I've tried several ways of measuring the distance between two points in my Django application and comparing the results to a reliable measurement. My numbers are way off. For example, I'm assuming the real distance between Dublin and Liverpool is ~217 km as reported by Google Maps:

enter image description here

Using geopy (should be extremely accurate):

>>> from geopy.distance import distance
>>> dublin = (-6.270447, 53.339791)
>>> liverpool = (-2.991028, 53.402061)
>>> distance(dublin, liverpool).km

Using Django's GEOS API (less accurate linear calculation):

>>> from django.contrib.gis.geos import Point
>>> dublin = Point(-6.270447, 53.339791, srid=3857)
>>> liverpool = Point(-2.991028, 53.402061, srid=3857)
>>> dublin.distance(liverpool)*100

EDIT: Using a better projection for this area (UTM 30N) yields almost the same result:

>>> dublin.transform(32630)
>>> liverpool.transform(32630)
>>> dublin.distance(liverpool)*100

In both cases I'm off by over 100km! Measuring small distances (<1km) is just as inaccurate. What am I doing wrong here!?

  • For your django example, doesn't EPSG:3857 use meters instead of degrees? Commented Jun 15, 2016 at 18:52
  • 1
    Mercator should not ever be used for distance measurement, especially that far north.
    – Vince
    Commented Jun 15, 2016 at 18:54
  • I tried transforming the points to 32630 (UTM zone 30N) and got 328.3 km. Almost no difference in this case. There's nothing about projection in the geopy docs or in other answers, and the Vincenty distance I get should be accurate on the mm level.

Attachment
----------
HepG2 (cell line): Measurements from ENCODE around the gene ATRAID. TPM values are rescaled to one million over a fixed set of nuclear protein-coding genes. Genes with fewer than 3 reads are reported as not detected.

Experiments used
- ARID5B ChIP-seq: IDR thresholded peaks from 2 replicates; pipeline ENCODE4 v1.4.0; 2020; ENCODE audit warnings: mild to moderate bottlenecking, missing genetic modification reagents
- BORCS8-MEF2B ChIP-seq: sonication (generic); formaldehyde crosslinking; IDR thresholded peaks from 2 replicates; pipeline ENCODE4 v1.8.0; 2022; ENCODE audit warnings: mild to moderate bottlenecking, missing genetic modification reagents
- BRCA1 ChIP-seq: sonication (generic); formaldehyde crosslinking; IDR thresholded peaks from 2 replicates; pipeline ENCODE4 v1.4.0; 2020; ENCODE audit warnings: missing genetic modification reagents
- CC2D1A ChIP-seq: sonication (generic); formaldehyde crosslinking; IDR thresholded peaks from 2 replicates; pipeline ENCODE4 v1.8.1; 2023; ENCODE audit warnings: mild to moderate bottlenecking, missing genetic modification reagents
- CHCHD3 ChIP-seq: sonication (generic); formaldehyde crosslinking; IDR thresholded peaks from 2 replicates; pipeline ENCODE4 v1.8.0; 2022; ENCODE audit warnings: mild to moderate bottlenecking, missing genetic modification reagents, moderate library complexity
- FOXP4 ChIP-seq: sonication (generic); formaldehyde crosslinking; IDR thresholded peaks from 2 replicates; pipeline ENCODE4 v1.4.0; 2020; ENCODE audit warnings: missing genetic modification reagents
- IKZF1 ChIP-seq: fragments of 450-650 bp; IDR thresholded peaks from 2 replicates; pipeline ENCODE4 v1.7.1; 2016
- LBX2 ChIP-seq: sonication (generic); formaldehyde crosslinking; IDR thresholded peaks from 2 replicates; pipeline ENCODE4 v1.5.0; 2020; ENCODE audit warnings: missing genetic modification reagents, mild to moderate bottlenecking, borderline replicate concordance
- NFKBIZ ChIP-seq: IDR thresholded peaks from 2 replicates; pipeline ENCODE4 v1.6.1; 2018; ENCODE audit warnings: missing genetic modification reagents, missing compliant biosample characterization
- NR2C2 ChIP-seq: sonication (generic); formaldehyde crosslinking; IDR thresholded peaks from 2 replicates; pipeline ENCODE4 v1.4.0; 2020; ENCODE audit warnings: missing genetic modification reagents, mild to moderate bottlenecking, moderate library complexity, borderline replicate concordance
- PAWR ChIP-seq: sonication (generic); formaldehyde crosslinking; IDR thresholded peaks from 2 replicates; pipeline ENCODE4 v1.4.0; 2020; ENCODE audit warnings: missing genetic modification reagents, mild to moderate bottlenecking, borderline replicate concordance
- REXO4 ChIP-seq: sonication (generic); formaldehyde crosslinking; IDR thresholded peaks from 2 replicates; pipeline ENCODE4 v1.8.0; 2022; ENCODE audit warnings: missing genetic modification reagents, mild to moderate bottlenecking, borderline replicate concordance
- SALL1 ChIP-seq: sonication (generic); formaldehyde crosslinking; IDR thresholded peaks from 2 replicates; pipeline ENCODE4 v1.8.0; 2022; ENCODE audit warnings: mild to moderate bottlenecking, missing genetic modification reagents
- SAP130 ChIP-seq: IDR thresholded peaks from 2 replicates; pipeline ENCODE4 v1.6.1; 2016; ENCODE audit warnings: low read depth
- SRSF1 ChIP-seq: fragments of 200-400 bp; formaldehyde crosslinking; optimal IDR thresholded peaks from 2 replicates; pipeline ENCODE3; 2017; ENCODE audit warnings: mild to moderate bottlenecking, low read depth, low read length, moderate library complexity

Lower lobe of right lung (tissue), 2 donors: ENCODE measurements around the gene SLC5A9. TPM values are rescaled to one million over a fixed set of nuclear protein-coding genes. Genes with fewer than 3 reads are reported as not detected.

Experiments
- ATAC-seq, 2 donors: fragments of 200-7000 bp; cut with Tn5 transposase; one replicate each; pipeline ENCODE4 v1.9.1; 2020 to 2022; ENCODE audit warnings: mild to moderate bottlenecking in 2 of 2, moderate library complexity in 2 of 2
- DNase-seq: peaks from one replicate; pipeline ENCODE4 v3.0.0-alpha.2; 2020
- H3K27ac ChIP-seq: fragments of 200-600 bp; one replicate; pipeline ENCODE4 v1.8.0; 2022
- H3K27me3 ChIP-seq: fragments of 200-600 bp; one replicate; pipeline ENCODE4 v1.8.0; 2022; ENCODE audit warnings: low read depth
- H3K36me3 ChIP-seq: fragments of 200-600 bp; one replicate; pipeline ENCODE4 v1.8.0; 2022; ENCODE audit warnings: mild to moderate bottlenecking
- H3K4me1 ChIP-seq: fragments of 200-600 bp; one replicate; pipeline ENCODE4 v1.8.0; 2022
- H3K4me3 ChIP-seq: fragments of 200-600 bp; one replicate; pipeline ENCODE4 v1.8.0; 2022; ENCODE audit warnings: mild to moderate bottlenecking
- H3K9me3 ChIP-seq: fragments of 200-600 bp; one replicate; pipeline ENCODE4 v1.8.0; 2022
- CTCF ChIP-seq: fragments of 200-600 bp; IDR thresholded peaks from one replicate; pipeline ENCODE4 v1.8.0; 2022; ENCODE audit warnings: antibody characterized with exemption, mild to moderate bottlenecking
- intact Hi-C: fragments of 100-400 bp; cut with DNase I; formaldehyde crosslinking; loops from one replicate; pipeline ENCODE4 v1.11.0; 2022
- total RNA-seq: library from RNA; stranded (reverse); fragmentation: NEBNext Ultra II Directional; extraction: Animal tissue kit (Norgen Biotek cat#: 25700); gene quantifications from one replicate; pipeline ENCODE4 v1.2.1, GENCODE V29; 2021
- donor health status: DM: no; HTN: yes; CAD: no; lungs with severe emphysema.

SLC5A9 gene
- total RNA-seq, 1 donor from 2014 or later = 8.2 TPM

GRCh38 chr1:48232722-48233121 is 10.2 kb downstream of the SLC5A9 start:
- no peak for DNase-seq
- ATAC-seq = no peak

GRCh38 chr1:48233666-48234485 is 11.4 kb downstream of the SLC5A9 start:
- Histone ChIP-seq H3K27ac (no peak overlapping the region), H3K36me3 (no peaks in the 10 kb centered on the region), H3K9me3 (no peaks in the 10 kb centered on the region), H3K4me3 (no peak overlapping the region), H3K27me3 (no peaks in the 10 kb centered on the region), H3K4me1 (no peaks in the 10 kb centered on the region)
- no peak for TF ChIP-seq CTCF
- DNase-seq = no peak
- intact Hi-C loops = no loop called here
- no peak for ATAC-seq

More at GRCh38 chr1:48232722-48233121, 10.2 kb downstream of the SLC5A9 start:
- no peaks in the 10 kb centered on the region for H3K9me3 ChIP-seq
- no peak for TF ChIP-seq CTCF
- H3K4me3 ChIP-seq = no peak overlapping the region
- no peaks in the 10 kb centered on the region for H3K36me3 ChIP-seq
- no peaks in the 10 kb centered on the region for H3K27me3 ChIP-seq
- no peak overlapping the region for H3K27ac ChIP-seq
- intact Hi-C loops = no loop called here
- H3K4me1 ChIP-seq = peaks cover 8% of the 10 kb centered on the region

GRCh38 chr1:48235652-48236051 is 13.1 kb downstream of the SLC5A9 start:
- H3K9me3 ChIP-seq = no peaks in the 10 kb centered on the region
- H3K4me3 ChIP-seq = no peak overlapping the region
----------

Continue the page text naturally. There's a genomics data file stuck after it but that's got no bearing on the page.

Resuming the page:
– kontextify
    Commented Jun 15, 2016 at 19:06
  • 1
    dublin.distance(liverpool)*100 <-- The fact that you had to multiply by 100 instead of 1000 should tell you something suspicious is going on here.
    – Mintx
    Commented Jun 15, 2016 at 20:45

1 Answer 1


If you inverse the coordinates, it does not work (geopy uses (latitude,longitude) in the WGS84 crs)

 dublin = (53.33306,-6.24889)
 liverpool  = ( 53.41058,-2.97794)
 print distance(dublin, liverpool).km
 print(vincenty(dublin, liverpool).kilometers)
 print(great_circle(dublin, liverpool).kilometers)

GEOS (shapely, django) uses a Cartesian plane and the Euclidean distance. With pyproj (django uses (longitude,latitude))

from django.contrib.gis.geos import Point
dublin = Point(-6.270447, 53.339791, srid=4326) # in degrees
liverpool = Point(-2.991028, 53.402061, srid=4326) # in degrees
328.00101418228877 # units ?
import pyproj
# conversion from WGS84 to epsg:3857
p1 = pyproj.Proj(proj='latlong',datum='WGS84')
p2 = pyproj.Proj(init='epsg:3857')
a = pyproj.transform(p1,p2,-6.270447, 53.339791)
b = pyproj.transform(p1,p2,-2.991028, 53.402061)
dublin = Point(a) # in meters
liverpool = Point(b) # in meters
dublin.distance(liverpool)/1000 # Euclidean
365.2480859440489 #in km

But, as Vince says, the Mercator projection should not ever be used for distance measurement.

With the EPSG:32630 (UTM zone 30N):

p3 = pyproj.Proj(init='epsg:32630')
a = pyproj.transform(p1,p3,-6.270447, 53.339791)
b = pyproj.transform(p1,p3,-2.991028, 53.402061)
dublin = Point(a)
liverpool = Point(b)
218.32514783088294 #in km

And all the results (geopy and django ) are comparable with the Google distance or the Distance from Liverpool to Dublin (218 km)

  • The lon,lat / lat,lon confusion strikes again! I was sure I had it right there.
    – kontextify
    Commented Jun 15, 2016 at 20:42

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